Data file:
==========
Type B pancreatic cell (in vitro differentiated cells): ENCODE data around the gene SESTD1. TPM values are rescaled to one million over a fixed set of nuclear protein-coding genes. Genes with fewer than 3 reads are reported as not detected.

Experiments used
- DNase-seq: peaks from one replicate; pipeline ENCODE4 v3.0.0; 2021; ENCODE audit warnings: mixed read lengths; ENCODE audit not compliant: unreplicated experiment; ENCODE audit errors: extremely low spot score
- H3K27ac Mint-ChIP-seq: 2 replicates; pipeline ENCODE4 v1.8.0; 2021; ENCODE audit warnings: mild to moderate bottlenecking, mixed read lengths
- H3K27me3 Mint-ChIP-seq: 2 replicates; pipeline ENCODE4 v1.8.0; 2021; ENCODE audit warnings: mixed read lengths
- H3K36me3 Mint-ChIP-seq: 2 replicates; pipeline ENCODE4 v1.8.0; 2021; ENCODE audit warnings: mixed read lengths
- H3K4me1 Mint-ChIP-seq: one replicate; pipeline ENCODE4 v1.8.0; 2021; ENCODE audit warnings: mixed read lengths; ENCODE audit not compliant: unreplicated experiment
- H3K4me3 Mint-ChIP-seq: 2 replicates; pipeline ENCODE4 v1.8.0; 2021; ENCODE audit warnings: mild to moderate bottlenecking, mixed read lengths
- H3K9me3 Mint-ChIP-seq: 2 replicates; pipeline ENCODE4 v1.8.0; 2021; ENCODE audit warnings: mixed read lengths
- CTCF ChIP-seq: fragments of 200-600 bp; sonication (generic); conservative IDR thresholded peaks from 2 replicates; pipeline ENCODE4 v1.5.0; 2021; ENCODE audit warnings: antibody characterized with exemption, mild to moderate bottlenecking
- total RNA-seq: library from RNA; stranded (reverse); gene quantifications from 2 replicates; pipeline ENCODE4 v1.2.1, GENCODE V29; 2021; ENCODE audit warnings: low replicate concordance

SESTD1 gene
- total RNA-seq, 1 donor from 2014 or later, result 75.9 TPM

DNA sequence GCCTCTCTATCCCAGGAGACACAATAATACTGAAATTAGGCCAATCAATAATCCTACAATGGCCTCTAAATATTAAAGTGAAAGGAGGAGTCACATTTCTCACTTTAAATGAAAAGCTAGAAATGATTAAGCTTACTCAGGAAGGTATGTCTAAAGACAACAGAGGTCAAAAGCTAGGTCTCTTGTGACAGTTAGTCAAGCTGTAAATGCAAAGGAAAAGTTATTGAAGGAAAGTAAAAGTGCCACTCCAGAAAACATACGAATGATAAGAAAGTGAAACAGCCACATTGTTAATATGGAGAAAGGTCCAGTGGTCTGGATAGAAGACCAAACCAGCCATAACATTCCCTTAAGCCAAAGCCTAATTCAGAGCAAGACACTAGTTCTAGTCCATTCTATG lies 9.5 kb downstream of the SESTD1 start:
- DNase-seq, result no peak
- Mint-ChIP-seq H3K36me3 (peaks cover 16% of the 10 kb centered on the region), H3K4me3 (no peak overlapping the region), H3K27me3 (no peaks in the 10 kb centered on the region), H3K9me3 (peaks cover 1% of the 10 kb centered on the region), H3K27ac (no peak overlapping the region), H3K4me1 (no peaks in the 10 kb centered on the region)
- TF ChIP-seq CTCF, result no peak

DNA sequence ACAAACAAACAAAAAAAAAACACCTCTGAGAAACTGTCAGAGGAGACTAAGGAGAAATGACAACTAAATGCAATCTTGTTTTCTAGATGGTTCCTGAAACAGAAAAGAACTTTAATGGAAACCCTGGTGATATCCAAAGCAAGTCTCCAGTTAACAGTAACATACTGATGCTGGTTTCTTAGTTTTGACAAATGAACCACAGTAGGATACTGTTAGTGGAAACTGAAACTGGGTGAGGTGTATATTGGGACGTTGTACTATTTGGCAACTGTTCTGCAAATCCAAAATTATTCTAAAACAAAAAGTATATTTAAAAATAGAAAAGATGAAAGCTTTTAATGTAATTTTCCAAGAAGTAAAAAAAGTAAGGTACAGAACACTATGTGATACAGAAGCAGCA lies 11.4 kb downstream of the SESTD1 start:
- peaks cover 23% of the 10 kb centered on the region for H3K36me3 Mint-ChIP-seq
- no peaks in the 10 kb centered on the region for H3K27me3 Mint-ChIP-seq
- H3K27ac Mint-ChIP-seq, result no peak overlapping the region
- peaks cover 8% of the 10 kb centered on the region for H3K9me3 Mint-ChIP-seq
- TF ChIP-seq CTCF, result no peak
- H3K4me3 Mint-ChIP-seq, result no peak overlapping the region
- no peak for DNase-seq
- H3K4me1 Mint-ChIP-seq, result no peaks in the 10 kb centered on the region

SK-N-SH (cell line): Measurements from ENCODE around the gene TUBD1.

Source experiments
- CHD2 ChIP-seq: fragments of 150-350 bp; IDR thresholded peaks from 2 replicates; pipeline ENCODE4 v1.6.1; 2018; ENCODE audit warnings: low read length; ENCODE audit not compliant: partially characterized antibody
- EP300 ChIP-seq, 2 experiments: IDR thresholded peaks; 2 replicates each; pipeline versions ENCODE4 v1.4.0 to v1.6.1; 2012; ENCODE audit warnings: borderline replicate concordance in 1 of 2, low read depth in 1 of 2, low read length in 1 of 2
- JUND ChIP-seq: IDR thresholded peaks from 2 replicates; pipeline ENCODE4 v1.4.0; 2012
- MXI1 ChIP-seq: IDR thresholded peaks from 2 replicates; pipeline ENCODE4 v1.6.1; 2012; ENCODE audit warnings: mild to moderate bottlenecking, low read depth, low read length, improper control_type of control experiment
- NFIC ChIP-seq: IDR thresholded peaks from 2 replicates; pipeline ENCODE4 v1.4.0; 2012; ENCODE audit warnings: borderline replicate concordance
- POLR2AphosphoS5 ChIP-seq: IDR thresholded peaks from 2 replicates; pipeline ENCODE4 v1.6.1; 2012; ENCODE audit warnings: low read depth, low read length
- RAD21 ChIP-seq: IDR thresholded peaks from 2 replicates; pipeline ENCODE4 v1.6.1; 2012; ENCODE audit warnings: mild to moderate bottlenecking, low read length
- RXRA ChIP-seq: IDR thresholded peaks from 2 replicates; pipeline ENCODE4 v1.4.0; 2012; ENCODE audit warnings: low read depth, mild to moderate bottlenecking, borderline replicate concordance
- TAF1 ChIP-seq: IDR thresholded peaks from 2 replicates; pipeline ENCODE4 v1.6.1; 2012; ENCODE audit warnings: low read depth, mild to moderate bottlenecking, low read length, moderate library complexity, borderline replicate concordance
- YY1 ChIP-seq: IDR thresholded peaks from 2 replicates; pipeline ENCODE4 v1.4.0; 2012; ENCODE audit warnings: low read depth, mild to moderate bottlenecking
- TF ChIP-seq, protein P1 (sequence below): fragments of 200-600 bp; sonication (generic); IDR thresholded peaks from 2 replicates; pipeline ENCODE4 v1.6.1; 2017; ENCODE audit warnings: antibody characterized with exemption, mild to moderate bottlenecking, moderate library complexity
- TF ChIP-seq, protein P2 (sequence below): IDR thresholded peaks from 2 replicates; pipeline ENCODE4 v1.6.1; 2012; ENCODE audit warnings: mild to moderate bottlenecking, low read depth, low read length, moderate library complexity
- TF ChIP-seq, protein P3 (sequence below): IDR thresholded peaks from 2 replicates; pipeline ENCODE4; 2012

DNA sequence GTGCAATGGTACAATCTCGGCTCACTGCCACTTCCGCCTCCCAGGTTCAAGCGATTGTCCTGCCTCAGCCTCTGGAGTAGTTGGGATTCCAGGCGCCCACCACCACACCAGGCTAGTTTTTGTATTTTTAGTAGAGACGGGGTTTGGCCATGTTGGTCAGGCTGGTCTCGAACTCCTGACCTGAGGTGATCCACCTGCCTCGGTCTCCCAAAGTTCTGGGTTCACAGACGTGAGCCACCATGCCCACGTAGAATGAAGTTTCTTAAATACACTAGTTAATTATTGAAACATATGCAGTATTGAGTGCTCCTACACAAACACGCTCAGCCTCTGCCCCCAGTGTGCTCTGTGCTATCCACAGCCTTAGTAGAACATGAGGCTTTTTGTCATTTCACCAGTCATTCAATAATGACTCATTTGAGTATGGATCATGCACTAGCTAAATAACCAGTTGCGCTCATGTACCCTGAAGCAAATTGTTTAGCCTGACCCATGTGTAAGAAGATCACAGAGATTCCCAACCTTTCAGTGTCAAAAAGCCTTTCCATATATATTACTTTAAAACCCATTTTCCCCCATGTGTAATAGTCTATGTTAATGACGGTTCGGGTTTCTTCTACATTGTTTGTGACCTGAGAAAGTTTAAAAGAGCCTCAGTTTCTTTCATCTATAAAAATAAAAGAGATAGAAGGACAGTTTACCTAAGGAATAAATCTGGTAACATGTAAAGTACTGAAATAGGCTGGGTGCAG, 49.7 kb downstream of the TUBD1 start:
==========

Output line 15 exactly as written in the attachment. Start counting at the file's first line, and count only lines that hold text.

- DNase-seq, result no peak